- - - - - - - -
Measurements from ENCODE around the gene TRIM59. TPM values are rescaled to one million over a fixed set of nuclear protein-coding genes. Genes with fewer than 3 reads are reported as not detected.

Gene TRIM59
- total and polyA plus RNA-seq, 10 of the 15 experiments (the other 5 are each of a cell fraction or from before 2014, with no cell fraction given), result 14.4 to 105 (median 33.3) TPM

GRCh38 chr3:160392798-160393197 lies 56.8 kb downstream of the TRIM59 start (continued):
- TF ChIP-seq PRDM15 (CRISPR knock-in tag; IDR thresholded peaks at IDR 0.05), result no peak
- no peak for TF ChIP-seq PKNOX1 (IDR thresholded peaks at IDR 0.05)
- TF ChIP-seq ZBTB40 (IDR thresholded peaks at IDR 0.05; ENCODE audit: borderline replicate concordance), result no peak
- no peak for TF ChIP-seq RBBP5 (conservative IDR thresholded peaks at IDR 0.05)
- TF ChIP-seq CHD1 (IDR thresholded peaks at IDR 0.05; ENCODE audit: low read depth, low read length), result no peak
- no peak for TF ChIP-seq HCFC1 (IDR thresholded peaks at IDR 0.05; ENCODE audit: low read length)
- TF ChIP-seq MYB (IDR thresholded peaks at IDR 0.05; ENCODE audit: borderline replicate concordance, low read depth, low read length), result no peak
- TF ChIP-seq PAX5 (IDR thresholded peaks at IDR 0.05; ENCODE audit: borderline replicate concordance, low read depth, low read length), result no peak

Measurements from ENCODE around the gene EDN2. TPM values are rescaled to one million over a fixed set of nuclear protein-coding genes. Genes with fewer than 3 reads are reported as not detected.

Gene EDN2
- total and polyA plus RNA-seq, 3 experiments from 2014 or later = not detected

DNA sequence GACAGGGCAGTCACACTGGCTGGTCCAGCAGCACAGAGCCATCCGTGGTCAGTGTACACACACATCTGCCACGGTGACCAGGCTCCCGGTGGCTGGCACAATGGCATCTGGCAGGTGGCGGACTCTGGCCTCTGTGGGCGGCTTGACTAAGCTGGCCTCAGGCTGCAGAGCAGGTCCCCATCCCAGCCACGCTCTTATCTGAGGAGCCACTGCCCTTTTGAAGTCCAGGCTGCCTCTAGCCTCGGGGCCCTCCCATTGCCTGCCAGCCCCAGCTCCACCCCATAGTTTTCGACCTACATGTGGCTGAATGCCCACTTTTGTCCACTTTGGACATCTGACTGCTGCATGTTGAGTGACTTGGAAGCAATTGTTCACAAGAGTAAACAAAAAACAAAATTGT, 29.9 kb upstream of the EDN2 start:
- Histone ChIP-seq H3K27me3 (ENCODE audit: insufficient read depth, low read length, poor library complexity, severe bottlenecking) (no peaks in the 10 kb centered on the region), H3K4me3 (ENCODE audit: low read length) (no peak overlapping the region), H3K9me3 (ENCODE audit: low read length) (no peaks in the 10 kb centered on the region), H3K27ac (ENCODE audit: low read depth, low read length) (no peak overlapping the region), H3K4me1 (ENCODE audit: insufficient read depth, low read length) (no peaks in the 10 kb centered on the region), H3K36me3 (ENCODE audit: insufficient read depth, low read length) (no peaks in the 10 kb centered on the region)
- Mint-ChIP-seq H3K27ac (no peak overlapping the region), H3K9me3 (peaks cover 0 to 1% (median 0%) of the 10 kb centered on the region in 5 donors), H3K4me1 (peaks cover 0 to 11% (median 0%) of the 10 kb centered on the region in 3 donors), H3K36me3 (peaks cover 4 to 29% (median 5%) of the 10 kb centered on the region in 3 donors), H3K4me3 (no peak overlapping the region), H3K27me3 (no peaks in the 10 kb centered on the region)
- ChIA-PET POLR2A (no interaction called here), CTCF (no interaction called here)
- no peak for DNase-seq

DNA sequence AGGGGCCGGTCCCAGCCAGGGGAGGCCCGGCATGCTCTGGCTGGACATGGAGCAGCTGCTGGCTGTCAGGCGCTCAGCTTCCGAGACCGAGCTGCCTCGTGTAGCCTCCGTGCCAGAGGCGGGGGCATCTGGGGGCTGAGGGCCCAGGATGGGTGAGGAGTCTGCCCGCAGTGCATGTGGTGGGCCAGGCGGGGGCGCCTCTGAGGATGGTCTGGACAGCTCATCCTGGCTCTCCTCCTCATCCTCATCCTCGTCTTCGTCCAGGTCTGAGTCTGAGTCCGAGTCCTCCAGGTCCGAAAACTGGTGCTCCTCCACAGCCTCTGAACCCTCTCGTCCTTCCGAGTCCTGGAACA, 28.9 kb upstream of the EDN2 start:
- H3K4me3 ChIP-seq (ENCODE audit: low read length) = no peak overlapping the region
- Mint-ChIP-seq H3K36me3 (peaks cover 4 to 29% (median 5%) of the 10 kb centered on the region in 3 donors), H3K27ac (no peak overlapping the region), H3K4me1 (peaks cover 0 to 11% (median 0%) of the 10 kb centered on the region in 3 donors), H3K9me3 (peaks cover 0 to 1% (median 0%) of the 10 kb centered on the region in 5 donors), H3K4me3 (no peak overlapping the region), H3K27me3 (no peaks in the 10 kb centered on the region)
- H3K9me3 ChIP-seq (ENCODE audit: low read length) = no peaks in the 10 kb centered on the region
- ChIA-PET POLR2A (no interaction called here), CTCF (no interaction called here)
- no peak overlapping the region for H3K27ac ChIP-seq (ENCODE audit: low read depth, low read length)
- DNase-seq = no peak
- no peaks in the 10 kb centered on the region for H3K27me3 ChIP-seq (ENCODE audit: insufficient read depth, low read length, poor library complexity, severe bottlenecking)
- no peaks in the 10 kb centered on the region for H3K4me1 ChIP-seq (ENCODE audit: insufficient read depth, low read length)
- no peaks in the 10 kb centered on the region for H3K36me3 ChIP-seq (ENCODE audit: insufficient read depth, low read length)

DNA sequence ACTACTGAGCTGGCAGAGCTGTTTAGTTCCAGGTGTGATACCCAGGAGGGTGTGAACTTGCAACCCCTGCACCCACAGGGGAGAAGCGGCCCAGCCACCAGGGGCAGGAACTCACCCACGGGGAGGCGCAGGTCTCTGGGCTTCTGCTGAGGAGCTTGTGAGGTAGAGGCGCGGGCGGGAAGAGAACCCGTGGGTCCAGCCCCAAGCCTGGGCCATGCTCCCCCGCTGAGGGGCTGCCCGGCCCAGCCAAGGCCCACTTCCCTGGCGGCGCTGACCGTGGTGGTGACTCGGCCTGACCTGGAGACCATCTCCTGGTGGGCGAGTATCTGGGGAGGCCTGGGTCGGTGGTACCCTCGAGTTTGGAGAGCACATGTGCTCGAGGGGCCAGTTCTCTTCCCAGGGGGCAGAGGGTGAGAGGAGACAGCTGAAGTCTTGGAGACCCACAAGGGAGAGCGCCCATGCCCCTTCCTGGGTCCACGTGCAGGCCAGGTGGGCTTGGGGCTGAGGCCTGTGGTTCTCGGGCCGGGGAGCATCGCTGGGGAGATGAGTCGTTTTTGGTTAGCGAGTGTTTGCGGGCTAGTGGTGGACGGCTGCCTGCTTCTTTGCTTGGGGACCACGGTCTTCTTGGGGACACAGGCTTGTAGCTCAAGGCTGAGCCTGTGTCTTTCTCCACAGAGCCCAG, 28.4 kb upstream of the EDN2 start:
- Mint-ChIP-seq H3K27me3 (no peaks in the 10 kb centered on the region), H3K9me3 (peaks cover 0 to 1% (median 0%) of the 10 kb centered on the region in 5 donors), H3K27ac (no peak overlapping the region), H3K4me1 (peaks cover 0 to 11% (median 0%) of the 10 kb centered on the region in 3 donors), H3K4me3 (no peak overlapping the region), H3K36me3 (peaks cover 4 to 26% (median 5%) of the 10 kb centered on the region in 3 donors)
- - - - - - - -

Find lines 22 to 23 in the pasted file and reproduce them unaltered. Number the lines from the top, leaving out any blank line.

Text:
- H3K4me3 ChIP-seq (ENCODE audit: low read length) = no peak overlapping the region
- Mint-ChIP-seq H3K36me3 (peaks cover 4 to 29% (median 5%) of the 10 kb centered on the region in 3 donors), H3K27ac (no peak overlapping the region), H3K4me1 (peaks cover 0 to 11% (median 0%) of the 10 kb centered on the region in 3 donors), H3K9me3 (peaks cover 0 to 1% (median 0%) of the 10 kb centered on the region in 5 donors), H3K4me3 (no peak overlapping the region), H3K27me3 (no peaks in the 10 kb centered on the region)